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2) A car with four wheels is a four-wheel car.

3) An animal with four legs is a four-legged animal.

4) A building with five stories is a five-story building.
How do we know when to use noun plus pp and when to use noun plus ed?
Why can't we say "five-storied(which has five stories) and four-wheeled"?
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JigneshbharatiHow do we know when to use noun plus pp and when to use noun plus ed?

As far as I know, all of those kinds of compounds consist of a number and a past participle. The only exception is with parts of the body (one-armed man, five-eyed monster).

JigneshbharatiWhy can't we say "five-storied(which has five stories) and four-wheeled"?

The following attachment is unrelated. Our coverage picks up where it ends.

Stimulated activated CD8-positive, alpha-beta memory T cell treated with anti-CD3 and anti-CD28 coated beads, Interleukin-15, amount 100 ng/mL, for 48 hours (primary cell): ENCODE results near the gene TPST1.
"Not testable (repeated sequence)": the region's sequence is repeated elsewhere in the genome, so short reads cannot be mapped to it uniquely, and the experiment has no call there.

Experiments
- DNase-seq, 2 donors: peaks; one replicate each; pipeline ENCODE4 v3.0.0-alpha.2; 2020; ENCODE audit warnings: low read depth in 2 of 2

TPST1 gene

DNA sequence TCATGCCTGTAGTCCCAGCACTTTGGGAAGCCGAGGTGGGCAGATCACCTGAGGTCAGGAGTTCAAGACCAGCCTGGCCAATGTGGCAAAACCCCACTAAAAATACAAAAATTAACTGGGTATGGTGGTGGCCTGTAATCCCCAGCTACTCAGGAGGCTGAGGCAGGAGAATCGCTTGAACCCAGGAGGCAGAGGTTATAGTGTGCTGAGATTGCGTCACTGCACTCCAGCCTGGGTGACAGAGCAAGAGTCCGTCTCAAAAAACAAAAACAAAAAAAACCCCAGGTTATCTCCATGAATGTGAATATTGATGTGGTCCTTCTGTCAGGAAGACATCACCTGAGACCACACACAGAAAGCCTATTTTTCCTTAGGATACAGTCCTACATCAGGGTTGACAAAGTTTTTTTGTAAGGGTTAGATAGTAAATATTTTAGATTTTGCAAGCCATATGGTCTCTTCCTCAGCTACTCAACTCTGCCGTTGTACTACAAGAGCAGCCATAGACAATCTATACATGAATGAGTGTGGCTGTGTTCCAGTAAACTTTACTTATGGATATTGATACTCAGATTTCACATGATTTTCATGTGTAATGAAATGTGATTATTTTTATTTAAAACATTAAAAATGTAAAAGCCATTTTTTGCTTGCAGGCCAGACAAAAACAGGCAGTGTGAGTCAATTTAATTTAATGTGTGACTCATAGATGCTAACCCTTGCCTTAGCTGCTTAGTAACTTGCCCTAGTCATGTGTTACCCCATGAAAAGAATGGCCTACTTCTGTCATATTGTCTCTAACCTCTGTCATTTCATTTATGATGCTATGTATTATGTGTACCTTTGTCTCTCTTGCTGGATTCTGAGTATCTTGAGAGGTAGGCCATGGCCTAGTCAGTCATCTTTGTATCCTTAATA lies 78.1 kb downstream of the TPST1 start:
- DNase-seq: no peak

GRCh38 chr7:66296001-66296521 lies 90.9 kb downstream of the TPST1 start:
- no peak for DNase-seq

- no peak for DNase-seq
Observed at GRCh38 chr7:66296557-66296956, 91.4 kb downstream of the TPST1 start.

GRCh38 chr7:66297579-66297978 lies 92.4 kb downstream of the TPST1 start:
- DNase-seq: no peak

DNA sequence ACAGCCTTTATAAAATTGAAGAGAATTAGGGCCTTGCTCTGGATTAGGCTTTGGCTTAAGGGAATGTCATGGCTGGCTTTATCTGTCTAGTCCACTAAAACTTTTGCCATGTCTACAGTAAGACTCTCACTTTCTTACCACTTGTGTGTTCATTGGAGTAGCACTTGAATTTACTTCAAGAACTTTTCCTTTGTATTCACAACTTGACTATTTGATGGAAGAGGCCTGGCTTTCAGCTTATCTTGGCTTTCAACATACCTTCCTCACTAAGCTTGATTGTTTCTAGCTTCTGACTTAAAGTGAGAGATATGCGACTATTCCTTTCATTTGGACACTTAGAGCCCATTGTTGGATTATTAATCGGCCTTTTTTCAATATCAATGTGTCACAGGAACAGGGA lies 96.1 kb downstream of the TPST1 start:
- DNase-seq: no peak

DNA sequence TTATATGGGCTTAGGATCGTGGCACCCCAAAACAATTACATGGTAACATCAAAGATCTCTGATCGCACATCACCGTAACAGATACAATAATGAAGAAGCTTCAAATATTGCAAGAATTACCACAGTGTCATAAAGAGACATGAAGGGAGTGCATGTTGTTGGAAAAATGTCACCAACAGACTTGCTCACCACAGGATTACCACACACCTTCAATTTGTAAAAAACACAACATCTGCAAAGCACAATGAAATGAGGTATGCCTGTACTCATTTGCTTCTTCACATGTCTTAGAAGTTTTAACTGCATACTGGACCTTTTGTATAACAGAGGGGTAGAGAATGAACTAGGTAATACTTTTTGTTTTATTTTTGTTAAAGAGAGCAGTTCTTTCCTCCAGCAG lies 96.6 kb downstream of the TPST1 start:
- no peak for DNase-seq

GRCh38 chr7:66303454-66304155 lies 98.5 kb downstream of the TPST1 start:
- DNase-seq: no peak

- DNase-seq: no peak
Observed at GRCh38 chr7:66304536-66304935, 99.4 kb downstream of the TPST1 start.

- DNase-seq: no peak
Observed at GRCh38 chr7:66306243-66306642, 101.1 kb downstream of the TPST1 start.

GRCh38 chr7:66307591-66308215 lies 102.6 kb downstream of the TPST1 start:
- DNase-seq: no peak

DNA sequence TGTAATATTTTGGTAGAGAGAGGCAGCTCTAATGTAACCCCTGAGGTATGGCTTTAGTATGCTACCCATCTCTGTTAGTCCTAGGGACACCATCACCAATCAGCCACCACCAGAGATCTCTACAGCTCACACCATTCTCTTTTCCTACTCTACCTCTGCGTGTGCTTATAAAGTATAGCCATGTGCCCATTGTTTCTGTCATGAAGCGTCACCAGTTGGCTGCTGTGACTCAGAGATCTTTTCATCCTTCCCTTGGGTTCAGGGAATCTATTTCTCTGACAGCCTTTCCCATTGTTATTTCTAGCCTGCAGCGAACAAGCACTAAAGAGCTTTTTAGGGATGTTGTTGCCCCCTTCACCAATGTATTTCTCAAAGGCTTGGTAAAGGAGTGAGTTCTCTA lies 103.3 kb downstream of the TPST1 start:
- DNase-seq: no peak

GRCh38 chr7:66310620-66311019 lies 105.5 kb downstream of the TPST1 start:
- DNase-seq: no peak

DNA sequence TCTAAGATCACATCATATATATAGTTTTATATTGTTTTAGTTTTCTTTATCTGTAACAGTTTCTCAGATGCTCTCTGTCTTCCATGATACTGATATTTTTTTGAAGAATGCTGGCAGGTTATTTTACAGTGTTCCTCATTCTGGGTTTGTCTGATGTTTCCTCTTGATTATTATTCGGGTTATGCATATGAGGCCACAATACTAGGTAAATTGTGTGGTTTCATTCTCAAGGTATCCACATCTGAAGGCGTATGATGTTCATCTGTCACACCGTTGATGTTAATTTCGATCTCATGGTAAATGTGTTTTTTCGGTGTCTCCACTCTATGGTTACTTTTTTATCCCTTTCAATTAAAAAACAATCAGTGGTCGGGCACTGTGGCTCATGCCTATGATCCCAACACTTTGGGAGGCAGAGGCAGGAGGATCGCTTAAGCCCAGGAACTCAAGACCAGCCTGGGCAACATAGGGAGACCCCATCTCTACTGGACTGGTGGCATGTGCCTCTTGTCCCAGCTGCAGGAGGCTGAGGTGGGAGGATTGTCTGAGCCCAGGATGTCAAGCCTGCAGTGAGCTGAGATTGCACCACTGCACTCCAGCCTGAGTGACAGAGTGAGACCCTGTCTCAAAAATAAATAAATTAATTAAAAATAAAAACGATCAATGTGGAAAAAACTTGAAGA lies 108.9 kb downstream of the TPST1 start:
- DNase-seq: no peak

An alternate spelling of "story" is "storey" when it refers to levels of a building, especially in British English.

You will occasionally see all of the following:

four-wheel, four-wheeled, five-story, five-storey, five-storied, five-storeyed

But the ones given as examples in your post are the more common ones.

CJ

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Jigneshbharati2) A car with four wheels is a four-wheel car.

We only use this modifier with a car when it has an unusual number of wheels. e.g. A three-wheeled truck.

A fourwheeler is a dirt bike.